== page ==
That's about the same impact as the estimated impact of closing schools by comparison surely?
    It is but its a bit messy. The money might well have been better spent funding those with symptoms to self isolate better. It is concerning that apparently most applications for the £500 were rejected. Personally, I thought that the Guardian has a bit of a target in Harding and was seeking to present the figures in a way that was the most damaging to the efforts of her organisation but rather overdid it.
    Well indeed. Perhaps other options might be better but that's up to the government.

    Is it appropriate to damage an organisation that is reducing R by as much as school closures are?
    Well, it would be fair to criticise it if we had clear evidence it hadn’t helped at all.

    As you say, this doesn’t seem to be the case here.

    Lots of errors were made by track and trace - the shambles over the app springs to mind - but to criticise them for not solving a problem that was basically insoluble (fully controlling an infectious disease that is also contagious and shows no symptoms until up to 72 hours after you become infectious was always going to be impossible without vaccines, and it does seem to have kept matters from getting worse) seems both unfair and ridiculous.

    Moreover, it’s likely to be counterproductive. The boy who cried wolf applies to the media, who have a truly shocking pandemic.
  • WhisperingOracleWhisperingOracle Posts: 3,797
    edited February 17
    There may be issues in Texas beyond lack of winter preparedness. Their determined lack of interconnectedness with the rest of the US power grid looks increasingly odd. Their system of regulation and oversight looks very odd, too ; quelle surprise.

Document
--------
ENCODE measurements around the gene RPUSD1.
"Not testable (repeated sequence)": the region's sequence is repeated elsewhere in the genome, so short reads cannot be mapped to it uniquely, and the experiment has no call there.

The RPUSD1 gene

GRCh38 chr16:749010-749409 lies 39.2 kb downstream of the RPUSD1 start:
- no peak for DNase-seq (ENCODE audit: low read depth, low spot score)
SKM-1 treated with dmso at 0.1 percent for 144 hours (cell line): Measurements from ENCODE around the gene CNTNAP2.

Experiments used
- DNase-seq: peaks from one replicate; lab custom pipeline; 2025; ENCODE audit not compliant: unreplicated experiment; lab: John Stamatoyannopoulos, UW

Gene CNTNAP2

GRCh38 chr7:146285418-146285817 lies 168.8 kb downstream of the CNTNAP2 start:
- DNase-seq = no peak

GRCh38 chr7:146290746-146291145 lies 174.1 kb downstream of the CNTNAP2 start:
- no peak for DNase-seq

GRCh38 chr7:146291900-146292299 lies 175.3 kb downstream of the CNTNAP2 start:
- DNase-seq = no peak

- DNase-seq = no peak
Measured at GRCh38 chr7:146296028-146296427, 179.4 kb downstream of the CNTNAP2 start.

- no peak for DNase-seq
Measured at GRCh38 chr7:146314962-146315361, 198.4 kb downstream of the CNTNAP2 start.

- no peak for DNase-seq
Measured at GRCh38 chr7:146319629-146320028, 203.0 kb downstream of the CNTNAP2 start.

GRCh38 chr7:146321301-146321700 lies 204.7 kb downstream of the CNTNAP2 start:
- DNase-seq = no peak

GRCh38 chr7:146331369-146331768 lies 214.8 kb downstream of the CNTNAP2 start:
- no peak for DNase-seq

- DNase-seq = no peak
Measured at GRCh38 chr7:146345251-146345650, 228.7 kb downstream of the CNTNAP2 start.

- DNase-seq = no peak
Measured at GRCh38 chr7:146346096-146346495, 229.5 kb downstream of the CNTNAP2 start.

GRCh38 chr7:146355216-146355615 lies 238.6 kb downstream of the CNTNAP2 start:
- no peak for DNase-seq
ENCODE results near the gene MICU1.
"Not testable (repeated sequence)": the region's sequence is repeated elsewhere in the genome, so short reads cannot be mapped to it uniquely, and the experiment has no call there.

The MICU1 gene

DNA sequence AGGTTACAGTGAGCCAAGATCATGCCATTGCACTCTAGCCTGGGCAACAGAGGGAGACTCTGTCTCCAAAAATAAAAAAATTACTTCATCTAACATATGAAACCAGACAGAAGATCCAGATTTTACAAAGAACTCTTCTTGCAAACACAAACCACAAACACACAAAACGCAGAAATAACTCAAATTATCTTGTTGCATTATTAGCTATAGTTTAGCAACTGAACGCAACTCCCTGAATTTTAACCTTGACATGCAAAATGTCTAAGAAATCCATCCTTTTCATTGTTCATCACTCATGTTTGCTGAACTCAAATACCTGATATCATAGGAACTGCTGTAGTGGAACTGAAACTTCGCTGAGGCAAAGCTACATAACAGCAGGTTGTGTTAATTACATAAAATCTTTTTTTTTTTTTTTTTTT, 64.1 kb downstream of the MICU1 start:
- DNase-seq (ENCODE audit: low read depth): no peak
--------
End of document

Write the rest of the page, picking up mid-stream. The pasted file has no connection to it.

• ydoethurydoethur Posts: 36,093

    ydoethur said:

    Good thread Mike. I agree 100%.

    With the vaccine rollout the situation has now radically changed, yet the goalposts are now being shifted compared to the assurances that were given when MPs voted for lockdown. The idea that this is all down to the need to protect against new variants makes no sense unless the UK is to maintain a NZ style prohibition on travel to and from abroad until Covid has been eliminated worldwide, which means forever and a day.

    In my personal circumstances, what I find particularly onerous is the continued complete prohibition on any form of socially distanced outdoor sport in England. Golf and outdoor tennis are safer than forms of exercise currently allowed, since unlike jogging you don't repeatedly come into close proximity with anyone. Golf has continued in Scotland throughout lockdown, yet is clearly going to be banned here until some weeks after schools go back. Utterly ridiculous. The failure to make any early, small, risk-free changes means that the misery of Covid restrictions is far more intense than it need be. It should not be just about getting schools back before anything else changes.